“Extreme money-saving measures are gaining interest as more than 80% of American consumers say they plan to cut back spending by buying cheaper or fewer products,” she noted, citing a May survey of 1,014 people conducted by NPD Group.


Uh-oh. Looks like the gloves are about to come off. News coverage of President Biden is undergoing some changes.

“The taboo lifts on discussing Biden’s age,” wrote Jim Geraghty, a senior political columnist for National Review.

“Almost overnight, Biden’s age, mental state, memory, and health changed from the elephant in the room to a topic that is now acceptable for Democrats and the media to discuss. Hey, how about the rest of us who noticed all of this a long time ago?” he asked.

“Suddenly, it’s okay to say Biden is really old and out of touch. Did you notice that discussing Joe Biden’s age, memory, and mental state — denounced as the ‘gross, lowest-common-denominator politics that drive people away from public life’ by CNN’s Chris Cillizza when I wrote about this issue last August — became an acceptable subject for quiet and subdued expressions of public concern in the past week or so?” Mr. Geraghty asked.

Yes, well. The columnist cited very recent examples of just that in The Atlantic, The New York Times, CNN, and The Wall Street Journal, among others.


President Biden appears to be convinced that the electric car will remedy U.S. energy woes and maybe save the planet, advises Roger Simon, a columnist for the Epoch Times.

“It’s almost as if the current occupant of the White House worships the electric car in a fashion bordering on idolatrous. Without the slightest apparent thought, he destroyed U.S. energy independence and is threatening worldwide economic collapse on its behalf,” Mr. Simon advises.

“Indeed, the electric car is Biden’s ‘Golden Calf.’ He should get down on his knees and pray to a Tesla. With inflation at 8.6%, the highest in 40 years, he’s going to need some divine help. But someone might want to explain to Biden the reality of electric cars, if indeed he’s capable of comprehending it. For that someone, I would nominate Bjorn Lomborg — the Danish author and president of the think tank Copenhagen Consensus Center — who has been perhaps the world’s most esteemed climate journalist for decades,” the columnist said.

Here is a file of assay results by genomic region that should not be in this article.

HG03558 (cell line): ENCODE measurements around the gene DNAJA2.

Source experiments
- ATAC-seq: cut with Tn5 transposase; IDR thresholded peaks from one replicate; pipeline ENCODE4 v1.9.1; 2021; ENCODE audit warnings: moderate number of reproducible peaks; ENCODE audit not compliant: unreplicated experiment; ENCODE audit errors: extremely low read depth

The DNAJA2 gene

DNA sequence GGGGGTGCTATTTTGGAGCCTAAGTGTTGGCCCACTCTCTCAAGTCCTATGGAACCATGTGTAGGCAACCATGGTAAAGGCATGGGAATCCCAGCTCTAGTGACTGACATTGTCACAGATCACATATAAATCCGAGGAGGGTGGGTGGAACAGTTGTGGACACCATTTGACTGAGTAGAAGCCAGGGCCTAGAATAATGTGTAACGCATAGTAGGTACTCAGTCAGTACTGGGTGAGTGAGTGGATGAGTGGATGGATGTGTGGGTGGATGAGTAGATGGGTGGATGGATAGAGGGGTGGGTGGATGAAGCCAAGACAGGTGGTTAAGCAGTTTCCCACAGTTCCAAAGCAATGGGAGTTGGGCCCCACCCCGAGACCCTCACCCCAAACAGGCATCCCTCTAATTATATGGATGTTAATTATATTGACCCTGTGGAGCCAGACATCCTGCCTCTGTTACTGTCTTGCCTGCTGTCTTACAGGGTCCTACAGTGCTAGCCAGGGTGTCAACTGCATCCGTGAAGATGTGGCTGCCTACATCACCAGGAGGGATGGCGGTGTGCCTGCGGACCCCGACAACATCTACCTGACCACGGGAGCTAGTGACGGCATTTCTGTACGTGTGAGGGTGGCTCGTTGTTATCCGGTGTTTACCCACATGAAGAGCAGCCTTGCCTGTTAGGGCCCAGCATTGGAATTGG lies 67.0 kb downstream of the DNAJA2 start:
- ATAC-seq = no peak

“As recently as February, Lomborg wrote a lengthy article for the Daily Mail with the equally lengthy title, ‘Are electric cars the new “diesel scandal” waiting to happen? They generate polluting particles just like petrol vehicles, are not even that cost-effective and, as one expert finds, will not save the planet,’” Mr. Simon wrote.


• 97% of U.S. adults report they have a smartphone, 83% keep it with them throughout the day, 72% have it near while they sleep.

• 50% say they can’t imagine their life without a smartphone; 44% would be anxious if they lost it even for a day.

• 21% say it has made their life “a lot better”; 44% say the phone has made their life “a little better.”

• 24% say the phone has not affected their life for better or worse.

• 10% say it has made their life “a little worse”; 2% say it has made their life “a lot worse.”

SOURCE: A Gallup poll of 34,591 U.S. adults conducted online Jan. 3-Feb. 18 and released Monday.

• Follow Jennifer Harper on Twitter @HarperBulletin.

• Jennifer Harper can be reached at jharper@washingtontimes.com.